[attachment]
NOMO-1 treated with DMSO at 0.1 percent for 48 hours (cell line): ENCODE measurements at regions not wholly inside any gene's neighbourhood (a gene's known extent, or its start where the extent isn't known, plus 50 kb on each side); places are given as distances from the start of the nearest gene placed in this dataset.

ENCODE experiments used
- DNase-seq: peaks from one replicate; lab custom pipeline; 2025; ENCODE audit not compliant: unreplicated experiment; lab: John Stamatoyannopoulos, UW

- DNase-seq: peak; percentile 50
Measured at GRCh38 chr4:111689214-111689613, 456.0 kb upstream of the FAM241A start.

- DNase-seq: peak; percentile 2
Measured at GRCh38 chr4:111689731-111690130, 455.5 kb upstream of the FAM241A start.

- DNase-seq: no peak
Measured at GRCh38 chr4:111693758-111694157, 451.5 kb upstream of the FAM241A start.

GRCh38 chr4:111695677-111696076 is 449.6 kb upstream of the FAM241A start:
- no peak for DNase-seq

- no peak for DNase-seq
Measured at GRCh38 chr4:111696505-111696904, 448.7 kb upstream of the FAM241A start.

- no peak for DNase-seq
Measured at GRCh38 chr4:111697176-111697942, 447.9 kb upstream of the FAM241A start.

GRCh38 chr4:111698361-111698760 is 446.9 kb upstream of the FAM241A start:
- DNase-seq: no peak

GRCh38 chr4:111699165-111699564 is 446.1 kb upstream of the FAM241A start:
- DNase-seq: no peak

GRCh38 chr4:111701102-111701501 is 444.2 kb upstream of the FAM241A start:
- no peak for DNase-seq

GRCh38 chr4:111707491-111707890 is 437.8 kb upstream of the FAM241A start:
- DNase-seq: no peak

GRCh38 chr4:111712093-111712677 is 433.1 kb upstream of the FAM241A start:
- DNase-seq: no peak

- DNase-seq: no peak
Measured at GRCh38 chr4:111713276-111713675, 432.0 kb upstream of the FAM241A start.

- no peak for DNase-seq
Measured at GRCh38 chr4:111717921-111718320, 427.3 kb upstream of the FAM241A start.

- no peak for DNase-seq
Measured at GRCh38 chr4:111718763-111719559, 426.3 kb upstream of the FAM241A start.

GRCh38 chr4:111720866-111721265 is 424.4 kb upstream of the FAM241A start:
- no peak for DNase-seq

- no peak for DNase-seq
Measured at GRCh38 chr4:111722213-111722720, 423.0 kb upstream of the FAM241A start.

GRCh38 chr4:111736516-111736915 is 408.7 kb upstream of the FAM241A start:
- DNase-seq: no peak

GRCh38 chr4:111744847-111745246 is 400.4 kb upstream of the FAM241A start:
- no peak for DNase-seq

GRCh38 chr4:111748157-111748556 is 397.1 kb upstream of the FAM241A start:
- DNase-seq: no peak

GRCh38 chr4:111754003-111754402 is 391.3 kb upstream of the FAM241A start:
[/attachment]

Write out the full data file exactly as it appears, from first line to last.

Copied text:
NOMO-1 treated with DMSO at 0.1 percent for 48 hours (cell line): ENCODE measurements at regions not wholly inside any gene's neighbourhood (a gene's known extent, or its start where the extent isn't known, plus 50 kb on each side); places are given as distances from the start of the nearest gene placed in this dataset.

ENCODE experiments used
- DNase-seq: peaks from one replicate; lab custom pipeline; 2025; ENCODE audit not compliant: unreplicated experiment; lab: John Stamatoyannopoulos, UW

- DNase-seq: peak; percentile 50
Measured at GRCh38 chr4:111689214-111689613, 456.0 kb upstream of the FAM241A start.

- DNase-seq: peak; percentile 2
Measured at GRCh38 chr4:111689731-111690130, 455.5 kb upstream of the FAM241A start.

- DNase-seq: no peak
Measured at GRCh38 chr4:111693758-111694157, 451.5 kb upstream of the FAM241A start.

GRCh38 chr4:111695677-111696076 is 449.6 kb upstream of the FAM241A start:
- no peak for DNase-seq

- no peak for DNase-seq
Measured at GRCh38 chr4:111696505-111696904, 448.7 kb upstream of the FAM241A start.

- no peak for DNase-seq
Measured at GRCh38 chr4:111697176-111697942, 447.9 kb upstream of the FAM241A start.

GRCh38 chr4:111698361-111698760 is 446.9 kb upstream of the FAM241A start:
- DNase-seq: no peak

GRCh38 chr4:111699165-111699564 is 446.1 kb upstream of the FAM241A start:
- DNase-seq: no peak

GRCh38 chr4:111701102-111701501 is 444.2 kb upstream of the FAM241A start:
- no peak for DNase-seq

GRCh38 chr4:111707491-111707890 is 437.8 kb upstream of the FAM241A start:
- DNase-seq: no peak

GRCh38 chr4:111712093-111712677 is 433.1 kb upstream of the FAM241A start:
- DNase-seq: no peak

- DNase-seq: no peak
Measured at GRCh38 chr4:111713276-111713675, 432.0 kb upstream of the FAM241A start.

- no peak for DNase-seq
Measured at GRCh38 chr4:111717921-111718320, 427.3 kb upstream of the FAM241A start.

- no peak for DNase-seq
Measured at GRCh38 chr4:111718763-111719559, 426.3 kb upstream of the FAM241A start.

GRCh38 chr4:111720866-111721265 is 424.4 kb upstream of the FAM241A start:
- no peak for DNase-seq

- no peak for DNase-seq
Measured at GRCh38 chr4:111722213-111722720, 423.0 kb upstream of the FAM241A start.

GRCh38 chr4:111736516-111736915 is 408.7 kb upstream of the FAM241A start:
- DNase-seq: no peak

GRCh38 chr4:111744847-111745246 is 400.4 kb upstream of the FAM241A start:
- no peak for DNase-seq

GRCh38 chr4:111748157-111748556 is 397.1 kb upstream of the FAM241A start:
- DNase-seq: no peak

GRCh38 chr4:111754003-111754402 is 391.3 kb upstream of the FAM241A start: